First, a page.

Agricultural change of use – The importance of descriptive words

In a recent appeal, the form of words used in the description of a development allowed Dorset Council to refuse granting a certificate of lawful use and development.  The appeal concerned using an existing rural dwelling without any agricultural occupancy restrictions. Records of the original 1973 outline planning permission did not exist on the Council’s database, nor was there a record as a local land charge. The only record of planning permission was the reserved matters permission on the Council’s database, describing the development as an “agricultural bungalow”.

Relying on that wording, the Council argued that the bungalow was in a remote location, therefore it would only have been granted planning permission due to special circumstances such as being an “agricultural bungalow” intended to be occupied by an agricultural worker. At the time of the appeal, the bungalow was occupied by the appellants and their parents. They argued that even if agricultural occupancy had been a condition in the outline planning permission, it would be unenforceable due to the lack of records.

To resolve the issue, the inspector relied on a previous Court of Appeal case, Winchester City Council v Secretary of State for Communities and Local Government [2015] EWCA Civ 563. In this case, planning permission was granted for a change of use from agricultural land to a “travelling show-people’s site”, without restrictions regarding the use for other classes of caravan occupiers. Nevertheless, the planning authority issued enforcement notices in 2010, alleging that the caravans were occupied by persons other than travelling show-people, which constituted a material change of use. The test used by the Court to determine what happens where there is no breach of any condition was to ask: (a) whether a change of use had taken place, and if so, (b) whether the change was material. In Winchester, the fact that travelling show-people were a distinct group with their own specific planning issues was important.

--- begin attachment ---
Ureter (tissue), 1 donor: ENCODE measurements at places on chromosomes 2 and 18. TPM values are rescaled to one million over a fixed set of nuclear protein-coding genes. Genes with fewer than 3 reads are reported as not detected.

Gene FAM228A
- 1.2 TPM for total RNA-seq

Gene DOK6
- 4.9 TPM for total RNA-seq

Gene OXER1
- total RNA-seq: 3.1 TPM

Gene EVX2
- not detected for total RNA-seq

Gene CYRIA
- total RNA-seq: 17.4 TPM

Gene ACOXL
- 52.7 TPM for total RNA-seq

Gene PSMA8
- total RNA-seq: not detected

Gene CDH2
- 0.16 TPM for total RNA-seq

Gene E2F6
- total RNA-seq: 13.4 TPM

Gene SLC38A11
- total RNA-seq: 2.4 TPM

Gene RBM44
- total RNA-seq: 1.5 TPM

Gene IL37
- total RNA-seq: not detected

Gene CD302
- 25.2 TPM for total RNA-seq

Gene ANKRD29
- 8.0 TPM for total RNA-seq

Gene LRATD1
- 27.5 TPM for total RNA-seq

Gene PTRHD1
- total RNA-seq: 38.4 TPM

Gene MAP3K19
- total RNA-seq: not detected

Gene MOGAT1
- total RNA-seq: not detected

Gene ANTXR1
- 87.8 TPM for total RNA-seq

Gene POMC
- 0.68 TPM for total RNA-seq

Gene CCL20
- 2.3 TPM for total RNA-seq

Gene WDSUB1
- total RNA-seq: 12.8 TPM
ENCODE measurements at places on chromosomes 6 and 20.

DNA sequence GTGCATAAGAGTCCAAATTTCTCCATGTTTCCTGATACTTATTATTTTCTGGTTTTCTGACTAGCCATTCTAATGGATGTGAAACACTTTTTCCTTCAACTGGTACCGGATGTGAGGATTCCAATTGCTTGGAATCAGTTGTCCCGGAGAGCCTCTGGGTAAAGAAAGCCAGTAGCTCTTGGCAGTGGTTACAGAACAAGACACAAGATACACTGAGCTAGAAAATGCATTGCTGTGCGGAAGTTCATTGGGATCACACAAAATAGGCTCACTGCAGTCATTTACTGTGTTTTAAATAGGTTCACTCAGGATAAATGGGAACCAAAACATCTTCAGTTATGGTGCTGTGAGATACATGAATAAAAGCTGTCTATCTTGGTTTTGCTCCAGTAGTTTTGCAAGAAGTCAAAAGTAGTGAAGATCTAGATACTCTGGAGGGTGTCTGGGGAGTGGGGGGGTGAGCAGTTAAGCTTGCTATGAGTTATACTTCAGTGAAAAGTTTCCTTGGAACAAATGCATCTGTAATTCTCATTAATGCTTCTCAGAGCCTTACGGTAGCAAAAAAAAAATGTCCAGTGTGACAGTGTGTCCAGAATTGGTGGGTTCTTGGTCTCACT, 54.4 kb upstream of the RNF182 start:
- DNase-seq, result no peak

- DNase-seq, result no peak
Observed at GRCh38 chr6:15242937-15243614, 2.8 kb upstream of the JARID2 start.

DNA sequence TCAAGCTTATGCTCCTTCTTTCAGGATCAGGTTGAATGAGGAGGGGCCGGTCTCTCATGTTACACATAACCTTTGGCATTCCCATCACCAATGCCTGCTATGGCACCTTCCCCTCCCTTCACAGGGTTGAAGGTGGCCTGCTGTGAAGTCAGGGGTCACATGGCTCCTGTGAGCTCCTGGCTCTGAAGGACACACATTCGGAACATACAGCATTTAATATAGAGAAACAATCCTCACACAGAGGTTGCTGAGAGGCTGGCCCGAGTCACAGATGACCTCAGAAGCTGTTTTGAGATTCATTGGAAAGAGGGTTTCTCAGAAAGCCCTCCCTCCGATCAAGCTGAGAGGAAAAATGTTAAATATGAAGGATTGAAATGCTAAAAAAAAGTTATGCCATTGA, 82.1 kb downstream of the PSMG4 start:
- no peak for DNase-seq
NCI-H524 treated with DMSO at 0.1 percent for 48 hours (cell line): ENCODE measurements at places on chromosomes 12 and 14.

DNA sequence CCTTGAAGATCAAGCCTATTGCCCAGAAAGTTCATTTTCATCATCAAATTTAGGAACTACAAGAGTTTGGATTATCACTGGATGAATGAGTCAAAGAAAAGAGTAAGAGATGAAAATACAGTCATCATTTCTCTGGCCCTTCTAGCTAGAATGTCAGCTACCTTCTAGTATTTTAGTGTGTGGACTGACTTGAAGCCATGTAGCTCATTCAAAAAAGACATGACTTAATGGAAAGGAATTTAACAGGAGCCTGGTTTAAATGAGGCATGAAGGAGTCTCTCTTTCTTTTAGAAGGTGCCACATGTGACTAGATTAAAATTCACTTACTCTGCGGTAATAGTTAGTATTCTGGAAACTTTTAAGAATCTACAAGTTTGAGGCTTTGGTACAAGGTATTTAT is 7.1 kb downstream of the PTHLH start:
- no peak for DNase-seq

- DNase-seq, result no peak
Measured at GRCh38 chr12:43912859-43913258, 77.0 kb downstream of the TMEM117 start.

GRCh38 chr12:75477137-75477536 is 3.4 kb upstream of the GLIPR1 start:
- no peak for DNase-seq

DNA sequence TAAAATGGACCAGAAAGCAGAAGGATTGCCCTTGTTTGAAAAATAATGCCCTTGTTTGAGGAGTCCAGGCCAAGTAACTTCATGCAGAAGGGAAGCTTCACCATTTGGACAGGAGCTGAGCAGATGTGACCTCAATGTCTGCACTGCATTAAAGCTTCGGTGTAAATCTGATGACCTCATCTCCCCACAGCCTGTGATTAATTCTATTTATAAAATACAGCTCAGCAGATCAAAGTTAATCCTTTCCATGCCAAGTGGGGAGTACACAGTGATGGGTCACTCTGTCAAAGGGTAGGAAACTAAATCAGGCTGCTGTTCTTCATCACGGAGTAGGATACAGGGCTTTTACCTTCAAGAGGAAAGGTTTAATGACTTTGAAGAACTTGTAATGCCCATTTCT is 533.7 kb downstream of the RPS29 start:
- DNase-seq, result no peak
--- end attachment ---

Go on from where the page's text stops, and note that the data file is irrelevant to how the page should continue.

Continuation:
In the present case, the inspector’s view was that the wording in the reserved matters permission was for an “agricultural dwelling”. Agricultural workers were a distinct group, and it was arguable “on the balance of probabilities” that occupation of the bungalow by persons not engaged in agriculture would be a material change of use. Allowing the Council to rely on the wording in the reserved matters permission, the inspector dismissed the appeal.

In conclusion, the words used in a reserved matter permission describing a type of development became essential in restricting that use to a particular class of person in the absence of any other records.

25th September 2023





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